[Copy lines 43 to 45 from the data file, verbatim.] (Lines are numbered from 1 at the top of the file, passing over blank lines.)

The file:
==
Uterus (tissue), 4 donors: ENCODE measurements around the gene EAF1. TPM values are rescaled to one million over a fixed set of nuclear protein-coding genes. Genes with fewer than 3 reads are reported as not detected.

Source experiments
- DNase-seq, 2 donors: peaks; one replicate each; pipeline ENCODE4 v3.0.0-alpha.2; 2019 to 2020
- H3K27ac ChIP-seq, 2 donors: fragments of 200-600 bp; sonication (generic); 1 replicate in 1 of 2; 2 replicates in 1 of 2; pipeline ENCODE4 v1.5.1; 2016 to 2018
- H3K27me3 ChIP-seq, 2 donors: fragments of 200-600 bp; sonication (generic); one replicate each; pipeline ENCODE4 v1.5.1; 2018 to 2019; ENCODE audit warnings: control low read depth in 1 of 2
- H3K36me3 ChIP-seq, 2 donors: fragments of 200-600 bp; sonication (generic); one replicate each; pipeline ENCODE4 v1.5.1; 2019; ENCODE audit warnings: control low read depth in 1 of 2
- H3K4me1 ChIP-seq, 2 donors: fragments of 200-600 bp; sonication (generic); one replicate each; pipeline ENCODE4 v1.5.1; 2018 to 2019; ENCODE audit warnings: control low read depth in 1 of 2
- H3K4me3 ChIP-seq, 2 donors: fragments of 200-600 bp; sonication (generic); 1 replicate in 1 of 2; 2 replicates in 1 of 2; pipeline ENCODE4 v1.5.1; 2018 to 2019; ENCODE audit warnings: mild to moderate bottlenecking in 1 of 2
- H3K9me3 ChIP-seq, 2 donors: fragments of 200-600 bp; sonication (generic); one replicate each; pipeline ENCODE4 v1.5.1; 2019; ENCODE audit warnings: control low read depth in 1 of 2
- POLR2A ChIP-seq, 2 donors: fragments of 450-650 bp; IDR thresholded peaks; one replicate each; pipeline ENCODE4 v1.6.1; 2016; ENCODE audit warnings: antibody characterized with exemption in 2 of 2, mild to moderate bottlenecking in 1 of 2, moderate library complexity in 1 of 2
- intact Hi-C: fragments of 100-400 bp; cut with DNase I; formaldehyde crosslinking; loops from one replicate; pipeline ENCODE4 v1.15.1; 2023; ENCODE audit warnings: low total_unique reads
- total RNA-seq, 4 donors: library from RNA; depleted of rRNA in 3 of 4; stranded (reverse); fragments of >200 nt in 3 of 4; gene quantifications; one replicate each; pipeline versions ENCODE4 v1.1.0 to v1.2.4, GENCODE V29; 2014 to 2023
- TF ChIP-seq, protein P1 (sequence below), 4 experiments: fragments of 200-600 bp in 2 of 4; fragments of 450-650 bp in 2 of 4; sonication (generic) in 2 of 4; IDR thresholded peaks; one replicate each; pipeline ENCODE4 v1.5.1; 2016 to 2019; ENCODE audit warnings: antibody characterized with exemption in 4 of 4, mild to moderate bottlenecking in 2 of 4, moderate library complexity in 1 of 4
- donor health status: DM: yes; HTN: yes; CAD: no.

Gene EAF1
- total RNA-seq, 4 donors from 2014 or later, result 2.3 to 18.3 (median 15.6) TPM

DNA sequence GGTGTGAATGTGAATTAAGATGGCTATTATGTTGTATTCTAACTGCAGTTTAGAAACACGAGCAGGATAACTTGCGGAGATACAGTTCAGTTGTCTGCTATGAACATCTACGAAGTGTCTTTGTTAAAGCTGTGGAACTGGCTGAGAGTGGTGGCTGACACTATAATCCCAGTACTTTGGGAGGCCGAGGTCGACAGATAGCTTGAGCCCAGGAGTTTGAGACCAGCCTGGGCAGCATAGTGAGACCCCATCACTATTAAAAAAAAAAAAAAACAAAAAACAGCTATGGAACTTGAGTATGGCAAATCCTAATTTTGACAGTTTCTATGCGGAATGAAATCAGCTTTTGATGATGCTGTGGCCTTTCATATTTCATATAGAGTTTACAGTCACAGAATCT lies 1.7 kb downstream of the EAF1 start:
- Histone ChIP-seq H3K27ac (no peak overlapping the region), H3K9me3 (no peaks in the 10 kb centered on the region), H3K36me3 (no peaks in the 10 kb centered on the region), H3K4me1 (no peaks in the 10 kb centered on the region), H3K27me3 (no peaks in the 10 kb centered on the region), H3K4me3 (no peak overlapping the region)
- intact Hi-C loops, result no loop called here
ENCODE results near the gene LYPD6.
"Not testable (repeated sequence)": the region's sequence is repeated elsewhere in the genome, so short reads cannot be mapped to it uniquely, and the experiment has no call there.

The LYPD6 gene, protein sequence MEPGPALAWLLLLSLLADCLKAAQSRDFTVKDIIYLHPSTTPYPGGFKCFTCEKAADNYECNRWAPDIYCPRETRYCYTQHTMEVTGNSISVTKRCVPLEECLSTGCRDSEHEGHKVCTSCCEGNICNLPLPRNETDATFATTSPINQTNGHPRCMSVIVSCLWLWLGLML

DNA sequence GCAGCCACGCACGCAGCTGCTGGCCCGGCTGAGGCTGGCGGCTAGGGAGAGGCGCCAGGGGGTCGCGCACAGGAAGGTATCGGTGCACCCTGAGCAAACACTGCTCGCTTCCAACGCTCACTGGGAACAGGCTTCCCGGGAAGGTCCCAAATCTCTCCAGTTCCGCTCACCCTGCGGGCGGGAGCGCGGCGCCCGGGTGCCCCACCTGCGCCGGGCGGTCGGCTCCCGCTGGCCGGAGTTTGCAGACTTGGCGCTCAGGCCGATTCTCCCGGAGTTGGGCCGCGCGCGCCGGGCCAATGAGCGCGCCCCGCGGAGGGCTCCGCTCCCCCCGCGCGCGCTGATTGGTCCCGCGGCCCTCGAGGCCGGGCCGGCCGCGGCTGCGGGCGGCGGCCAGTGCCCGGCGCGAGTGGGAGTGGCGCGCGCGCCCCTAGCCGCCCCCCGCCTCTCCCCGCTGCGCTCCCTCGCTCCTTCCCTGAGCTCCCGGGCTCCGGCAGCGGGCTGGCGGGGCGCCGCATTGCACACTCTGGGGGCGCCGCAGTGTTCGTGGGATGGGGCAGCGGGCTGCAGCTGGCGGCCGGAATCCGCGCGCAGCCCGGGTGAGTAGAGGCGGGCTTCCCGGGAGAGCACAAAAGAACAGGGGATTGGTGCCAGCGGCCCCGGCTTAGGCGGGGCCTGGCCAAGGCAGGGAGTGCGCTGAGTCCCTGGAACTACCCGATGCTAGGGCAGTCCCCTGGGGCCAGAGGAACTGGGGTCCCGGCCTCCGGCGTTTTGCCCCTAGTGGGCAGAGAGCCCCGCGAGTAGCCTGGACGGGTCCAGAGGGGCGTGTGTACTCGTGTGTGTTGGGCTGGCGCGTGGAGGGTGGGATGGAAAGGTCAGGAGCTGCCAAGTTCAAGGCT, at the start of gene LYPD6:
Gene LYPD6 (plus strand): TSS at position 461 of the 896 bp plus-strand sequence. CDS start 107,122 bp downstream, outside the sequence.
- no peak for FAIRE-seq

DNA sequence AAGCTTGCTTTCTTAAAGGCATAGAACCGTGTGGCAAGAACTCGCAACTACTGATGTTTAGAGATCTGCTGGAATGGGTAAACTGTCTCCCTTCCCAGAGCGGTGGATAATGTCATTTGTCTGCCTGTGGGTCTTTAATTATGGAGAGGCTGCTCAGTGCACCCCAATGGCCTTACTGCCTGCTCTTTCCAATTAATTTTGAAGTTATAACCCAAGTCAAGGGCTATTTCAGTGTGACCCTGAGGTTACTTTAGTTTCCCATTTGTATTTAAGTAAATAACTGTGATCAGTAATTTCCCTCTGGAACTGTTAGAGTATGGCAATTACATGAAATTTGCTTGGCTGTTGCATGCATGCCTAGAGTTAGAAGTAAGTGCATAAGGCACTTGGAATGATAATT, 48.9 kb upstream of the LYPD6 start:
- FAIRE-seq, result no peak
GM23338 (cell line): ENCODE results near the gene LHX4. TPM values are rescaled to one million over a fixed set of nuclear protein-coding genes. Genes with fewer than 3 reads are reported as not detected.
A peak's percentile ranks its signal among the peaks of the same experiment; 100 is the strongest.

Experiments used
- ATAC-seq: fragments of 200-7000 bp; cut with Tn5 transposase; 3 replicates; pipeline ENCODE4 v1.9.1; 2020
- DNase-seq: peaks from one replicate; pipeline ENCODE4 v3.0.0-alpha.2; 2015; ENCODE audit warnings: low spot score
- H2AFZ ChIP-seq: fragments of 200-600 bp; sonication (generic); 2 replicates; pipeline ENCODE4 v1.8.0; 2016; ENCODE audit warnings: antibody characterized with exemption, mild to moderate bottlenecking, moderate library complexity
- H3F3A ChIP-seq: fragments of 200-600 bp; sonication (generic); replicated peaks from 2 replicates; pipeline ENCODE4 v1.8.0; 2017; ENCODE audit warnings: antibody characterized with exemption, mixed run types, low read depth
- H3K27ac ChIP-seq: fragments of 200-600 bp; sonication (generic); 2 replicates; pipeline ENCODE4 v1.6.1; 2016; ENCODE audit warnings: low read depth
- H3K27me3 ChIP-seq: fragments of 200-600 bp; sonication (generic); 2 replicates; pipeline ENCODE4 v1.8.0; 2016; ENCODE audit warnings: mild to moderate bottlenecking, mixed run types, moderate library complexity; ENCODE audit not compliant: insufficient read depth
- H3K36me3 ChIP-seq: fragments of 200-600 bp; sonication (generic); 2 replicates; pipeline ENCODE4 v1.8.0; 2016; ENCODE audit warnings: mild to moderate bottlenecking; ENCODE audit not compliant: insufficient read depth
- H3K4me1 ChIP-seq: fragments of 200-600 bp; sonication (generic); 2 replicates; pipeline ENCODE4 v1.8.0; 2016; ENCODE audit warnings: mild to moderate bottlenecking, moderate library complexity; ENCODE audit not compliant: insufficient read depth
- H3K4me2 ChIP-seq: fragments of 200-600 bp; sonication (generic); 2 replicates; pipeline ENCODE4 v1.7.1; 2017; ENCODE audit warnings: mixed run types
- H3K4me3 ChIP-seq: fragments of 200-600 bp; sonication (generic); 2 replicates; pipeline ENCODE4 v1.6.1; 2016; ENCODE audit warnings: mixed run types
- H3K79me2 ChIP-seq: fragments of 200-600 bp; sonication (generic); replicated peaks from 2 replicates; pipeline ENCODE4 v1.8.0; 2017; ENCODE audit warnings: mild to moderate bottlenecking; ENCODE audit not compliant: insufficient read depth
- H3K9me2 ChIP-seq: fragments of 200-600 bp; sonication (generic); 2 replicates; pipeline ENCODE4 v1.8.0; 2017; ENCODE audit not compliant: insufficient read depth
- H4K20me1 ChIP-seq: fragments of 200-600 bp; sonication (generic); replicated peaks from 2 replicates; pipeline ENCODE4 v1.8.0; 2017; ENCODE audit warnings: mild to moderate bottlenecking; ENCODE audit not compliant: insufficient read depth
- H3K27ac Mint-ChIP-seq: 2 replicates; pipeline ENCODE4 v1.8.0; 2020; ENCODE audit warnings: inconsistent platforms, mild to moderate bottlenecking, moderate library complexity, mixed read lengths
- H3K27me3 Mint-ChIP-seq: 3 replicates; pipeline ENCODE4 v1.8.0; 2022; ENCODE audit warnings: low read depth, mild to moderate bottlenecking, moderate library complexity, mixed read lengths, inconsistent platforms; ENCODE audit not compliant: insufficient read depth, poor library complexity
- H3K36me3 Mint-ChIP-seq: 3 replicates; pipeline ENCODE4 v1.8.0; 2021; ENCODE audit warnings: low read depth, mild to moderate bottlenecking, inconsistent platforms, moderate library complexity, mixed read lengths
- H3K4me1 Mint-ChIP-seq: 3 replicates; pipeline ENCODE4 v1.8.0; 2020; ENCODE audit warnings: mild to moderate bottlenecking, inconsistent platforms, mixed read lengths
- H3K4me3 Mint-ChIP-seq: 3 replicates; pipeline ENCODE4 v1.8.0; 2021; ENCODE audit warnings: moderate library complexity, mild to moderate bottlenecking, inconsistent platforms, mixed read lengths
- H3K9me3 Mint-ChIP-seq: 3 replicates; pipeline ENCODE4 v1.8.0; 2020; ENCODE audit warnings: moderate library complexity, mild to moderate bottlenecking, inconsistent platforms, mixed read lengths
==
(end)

- H4K20me1 ChIP-seq: fragments of 200-600 bp; sonication (generic); replicated peaks from 2 replicates; pipeline ENCODE4 v1.8.0; 2017; ENCODE audit warnings: mild to moderate bottlenecking; ENCODE audit not compliant: insufficient read depth
- H3K27ac Mint-ChIP-seq: 2 replicates; pipeline ENCODE4 v1.8.0; 2020; ENCODE audit warnings: inconsistent platforms, mild to moderate bottlenecking, moderate library complexity, mixed read lengths
- H3K27me3 Mint-ChIP-seq: 3 replicates; pipeline ENCODE4 v1.8.0; 2022; ENCODE audit warnings: low read depth, mild to moderate bottlenecking, moderate library complexity, mixed read lengths, inconsistent platforms; ENCODE audit not compliant: insufficient read depth, poor library complexity